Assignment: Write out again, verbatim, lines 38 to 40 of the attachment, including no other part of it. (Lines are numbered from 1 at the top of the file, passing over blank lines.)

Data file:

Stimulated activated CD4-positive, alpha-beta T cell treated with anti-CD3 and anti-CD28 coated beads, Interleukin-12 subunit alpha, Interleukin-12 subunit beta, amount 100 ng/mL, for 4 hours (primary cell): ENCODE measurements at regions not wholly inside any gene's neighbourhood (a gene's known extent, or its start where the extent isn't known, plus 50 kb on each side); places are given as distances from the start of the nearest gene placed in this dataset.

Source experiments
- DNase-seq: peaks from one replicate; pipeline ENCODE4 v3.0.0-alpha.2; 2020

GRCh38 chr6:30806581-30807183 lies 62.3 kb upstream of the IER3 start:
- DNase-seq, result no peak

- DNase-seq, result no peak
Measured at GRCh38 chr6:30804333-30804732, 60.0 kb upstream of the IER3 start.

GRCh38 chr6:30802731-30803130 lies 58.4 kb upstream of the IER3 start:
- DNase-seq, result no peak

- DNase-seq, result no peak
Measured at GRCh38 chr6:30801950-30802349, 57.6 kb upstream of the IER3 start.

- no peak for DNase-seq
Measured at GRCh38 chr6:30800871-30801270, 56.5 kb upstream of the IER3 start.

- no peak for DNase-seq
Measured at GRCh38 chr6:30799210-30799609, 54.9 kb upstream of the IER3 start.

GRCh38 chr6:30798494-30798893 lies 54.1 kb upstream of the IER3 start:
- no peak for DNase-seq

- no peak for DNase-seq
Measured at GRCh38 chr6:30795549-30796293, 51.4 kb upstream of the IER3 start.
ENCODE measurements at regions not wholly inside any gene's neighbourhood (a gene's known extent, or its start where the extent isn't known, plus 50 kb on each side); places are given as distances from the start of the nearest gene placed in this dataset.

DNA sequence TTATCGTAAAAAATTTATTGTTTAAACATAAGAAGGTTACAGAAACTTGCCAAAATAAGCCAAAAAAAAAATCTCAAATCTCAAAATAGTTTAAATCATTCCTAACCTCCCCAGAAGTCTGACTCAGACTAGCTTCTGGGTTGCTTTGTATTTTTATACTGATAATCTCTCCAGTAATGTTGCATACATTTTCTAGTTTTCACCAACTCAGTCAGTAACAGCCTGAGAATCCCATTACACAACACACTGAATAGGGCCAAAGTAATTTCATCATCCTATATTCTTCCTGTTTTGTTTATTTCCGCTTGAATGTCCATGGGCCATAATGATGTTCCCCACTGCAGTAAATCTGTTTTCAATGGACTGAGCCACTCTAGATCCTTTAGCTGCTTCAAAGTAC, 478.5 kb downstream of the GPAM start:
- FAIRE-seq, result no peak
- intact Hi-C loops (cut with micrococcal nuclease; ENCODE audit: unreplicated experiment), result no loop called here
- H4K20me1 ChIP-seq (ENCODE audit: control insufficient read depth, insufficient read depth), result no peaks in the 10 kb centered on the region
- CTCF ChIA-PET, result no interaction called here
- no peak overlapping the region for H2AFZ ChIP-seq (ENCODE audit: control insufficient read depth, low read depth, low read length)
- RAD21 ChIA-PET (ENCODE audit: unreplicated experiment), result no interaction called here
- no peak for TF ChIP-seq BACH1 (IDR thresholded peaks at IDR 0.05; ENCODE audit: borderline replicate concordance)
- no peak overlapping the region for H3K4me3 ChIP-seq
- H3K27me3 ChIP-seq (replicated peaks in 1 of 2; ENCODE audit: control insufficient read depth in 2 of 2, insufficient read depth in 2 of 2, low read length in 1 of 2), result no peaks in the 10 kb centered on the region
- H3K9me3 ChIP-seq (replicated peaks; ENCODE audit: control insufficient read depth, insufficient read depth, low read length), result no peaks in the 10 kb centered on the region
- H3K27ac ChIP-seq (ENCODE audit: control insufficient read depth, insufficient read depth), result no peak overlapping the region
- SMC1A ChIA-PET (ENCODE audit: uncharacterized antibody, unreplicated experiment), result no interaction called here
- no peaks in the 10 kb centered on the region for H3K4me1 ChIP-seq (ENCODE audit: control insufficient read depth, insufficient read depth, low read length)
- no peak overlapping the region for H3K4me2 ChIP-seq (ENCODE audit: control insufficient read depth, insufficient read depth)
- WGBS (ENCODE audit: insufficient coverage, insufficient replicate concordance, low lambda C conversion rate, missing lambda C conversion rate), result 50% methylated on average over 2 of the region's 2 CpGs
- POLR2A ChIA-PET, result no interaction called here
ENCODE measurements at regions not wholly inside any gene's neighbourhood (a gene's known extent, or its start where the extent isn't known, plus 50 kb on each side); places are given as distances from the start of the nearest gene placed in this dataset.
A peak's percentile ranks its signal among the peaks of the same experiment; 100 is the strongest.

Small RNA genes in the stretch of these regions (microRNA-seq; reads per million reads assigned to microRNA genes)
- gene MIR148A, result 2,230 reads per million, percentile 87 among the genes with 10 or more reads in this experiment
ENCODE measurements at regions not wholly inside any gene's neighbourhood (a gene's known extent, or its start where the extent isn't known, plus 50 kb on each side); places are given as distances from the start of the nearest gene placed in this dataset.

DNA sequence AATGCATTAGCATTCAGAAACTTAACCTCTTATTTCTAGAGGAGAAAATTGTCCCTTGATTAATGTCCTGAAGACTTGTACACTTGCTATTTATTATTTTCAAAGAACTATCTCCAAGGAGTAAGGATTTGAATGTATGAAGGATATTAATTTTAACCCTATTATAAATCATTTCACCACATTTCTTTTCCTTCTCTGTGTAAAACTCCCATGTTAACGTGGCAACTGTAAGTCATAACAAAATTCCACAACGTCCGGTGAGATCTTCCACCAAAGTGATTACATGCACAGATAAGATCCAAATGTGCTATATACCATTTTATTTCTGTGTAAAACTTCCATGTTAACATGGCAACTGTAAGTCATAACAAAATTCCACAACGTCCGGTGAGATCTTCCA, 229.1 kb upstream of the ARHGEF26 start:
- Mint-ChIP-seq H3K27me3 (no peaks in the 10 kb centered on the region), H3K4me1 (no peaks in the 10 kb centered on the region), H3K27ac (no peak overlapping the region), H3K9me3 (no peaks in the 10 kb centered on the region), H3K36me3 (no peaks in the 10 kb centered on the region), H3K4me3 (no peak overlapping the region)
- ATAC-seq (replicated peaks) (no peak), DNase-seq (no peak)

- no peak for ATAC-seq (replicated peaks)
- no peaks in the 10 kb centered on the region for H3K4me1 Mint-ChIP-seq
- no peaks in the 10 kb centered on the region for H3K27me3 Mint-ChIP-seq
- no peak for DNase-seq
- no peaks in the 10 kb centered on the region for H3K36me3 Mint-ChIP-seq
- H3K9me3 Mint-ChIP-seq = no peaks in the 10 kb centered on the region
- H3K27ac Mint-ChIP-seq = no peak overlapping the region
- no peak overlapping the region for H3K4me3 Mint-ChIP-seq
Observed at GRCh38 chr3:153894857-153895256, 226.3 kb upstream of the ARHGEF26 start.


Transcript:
ENCODE measurements at regions not wholly inside any gene's neighbourhood (a gene's known extent, or its start where the extent isn't known, plus 50 kb on each side); places are given as distances from the start of the nearest gene placed in this dataset.
A peak's percentile ranks its signal among the peaks of the same experiment; 100 is the strongest.

Small RNA genes in the stretch of these regions (microRNA-seq; reads per million reads assigned to microRNA genes)